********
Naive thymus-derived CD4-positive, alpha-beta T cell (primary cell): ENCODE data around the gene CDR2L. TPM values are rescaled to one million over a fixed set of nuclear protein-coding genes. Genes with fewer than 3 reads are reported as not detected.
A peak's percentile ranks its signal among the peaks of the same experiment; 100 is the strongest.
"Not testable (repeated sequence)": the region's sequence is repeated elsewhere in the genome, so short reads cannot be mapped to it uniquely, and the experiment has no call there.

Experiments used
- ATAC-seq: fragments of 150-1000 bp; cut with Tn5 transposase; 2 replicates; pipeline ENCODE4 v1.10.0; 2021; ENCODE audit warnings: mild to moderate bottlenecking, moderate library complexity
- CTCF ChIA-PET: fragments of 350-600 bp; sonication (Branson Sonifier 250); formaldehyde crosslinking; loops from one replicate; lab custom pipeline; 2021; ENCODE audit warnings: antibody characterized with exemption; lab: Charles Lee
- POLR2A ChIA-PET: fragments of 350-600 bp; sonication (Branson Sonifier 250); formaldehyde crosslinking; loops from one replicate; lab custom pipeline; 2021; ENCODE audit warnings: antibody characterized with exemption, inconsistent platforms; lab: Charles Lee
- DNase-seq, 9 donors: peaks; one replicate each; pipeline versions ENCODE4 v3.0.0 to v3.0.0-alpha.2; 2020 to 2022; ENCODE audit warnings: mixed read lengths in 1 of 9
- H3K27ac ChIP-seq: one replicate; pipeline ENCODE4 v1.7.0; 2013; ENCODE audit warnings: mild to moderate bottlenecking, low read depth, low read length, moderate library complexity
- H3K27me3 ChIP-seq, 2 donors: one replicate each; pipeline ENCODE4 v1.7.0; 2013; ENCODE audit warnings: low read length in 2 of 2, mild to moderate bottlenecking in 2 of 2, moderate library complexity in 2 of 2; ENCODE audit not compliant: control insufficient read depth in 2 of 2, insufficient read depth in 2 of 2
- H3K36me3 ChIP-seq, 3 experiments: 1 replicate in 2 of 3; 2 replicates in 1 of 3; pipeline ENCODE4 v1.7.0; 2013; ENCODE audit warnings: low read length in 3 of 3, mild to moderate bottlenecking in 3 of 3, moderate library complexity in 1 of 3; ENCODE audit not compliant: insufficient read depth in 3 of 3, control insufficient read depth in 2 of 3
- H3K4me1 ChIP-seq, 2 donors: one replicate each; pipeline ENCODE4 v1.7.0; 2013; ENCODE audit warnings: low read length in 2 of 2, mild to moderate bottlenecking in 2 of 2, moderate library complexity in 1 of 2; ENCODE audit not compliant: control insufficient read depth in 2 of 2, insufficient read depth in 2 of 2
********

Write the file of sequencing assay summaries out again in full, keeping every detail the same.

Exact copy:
Naive thymus-derived CD4-positive, alpha-beta T cell (primary cell): ENCODE data around the gene CDR2L. TPM values are rescaled to one million over a fixed set of nuclear protein-coding genes. Genes with fewer than 3 reads are reported as not detected.
A peak's percentile ranks its signal among the peaks of the same experiment; 100 is the strongest.
"Not testable (repeated sequence)": the region's sequence is repeated elsewhere in the genome, so short reads cannot be mapped to it uniquely, and the experiment has no call there.

Experiments used
- ATAC-seq: fragments of 150-1000 bp; cut with Tn5 transposase; 2 replicates; pipeline ENCODE4 v1.10.0; 2021; ENCODE audit warnings: mild to moderate bottlenecking, moderate library complexity
- CTCF ChIA-PET: fragments of 350-600 bp; sonication (Branson Sonifier 250); formaldehyde crosslinking; loops from one replicate; lab custom pipeline; 2021; ENCODE audit warnings: antibody characterized with exemption; lab: Charles Lee
- POLR2A ChIA-PET: fragments of 350-600 bp; sonication (Branson Sonifier 250); formaldehyde crosslinking; loops from one replicate; lab custom pipeline; 2021; ENCODE audit warnings: antibody characterized with exemption, inconsistent platforms; lab: Charles Lee
- DNase-seq, 9 donors: peaks; one replicate each; pipeline versions ENCODE4 v3.0.0 to v3.0.0-alpha.2; 2020 to 2022; ENCODE audit warnings: mixed read lengths in 1 of 9
- H3K27ac ChIP-seq: one replicate; pipeline ENCODE4 v1.7.0; 2013; ENCODE audit warnings: mild to moderate bottlenecking, low read depth, low read length, moderate library complexity
- H3K27me3 ChIP-seq, 2 donors: one replicate each; pipeline ENCODE4 v1.7.0; 2013; ENCODE audit warnings: low read length in 2 of 2, mild to moderate bottlenecking in 2 of 2, moderate library complexity in 2 of 2; ENCODE audit not compliant: control insufficient read depth in 2 of 2, insufficient read depth in 2 of 2
- H3K36me3 ChIP-seq, 3 experiments: 1 replicate in 2 of 3; 2 replicates in 1 of 3; pipeline ENCODE4 v1.7.0; 2013; ENCODE audit warnings: low read length in 3 of 3, mild to moderate bottlenecking in 3 of 3, moderate library complexity in 1 of 3; ENCODE audit not compliant: insufficient read depth in 3 of 3, control insufficient read depth in 2 of 3
- H3K4me1 ChIP-seq, 2 donors: one replicate each; pipeline ENCODE4 v1.7.0; 2013; ENCODE audit warnings: low read length in 2 of 2, mild to moderate bottlenecking in 2 of 2, moderate library complexity in 1 of 2; ENCODE audit not compliant: control insufficient read depth in 2 of 2, insufficient read depth in 2 of 2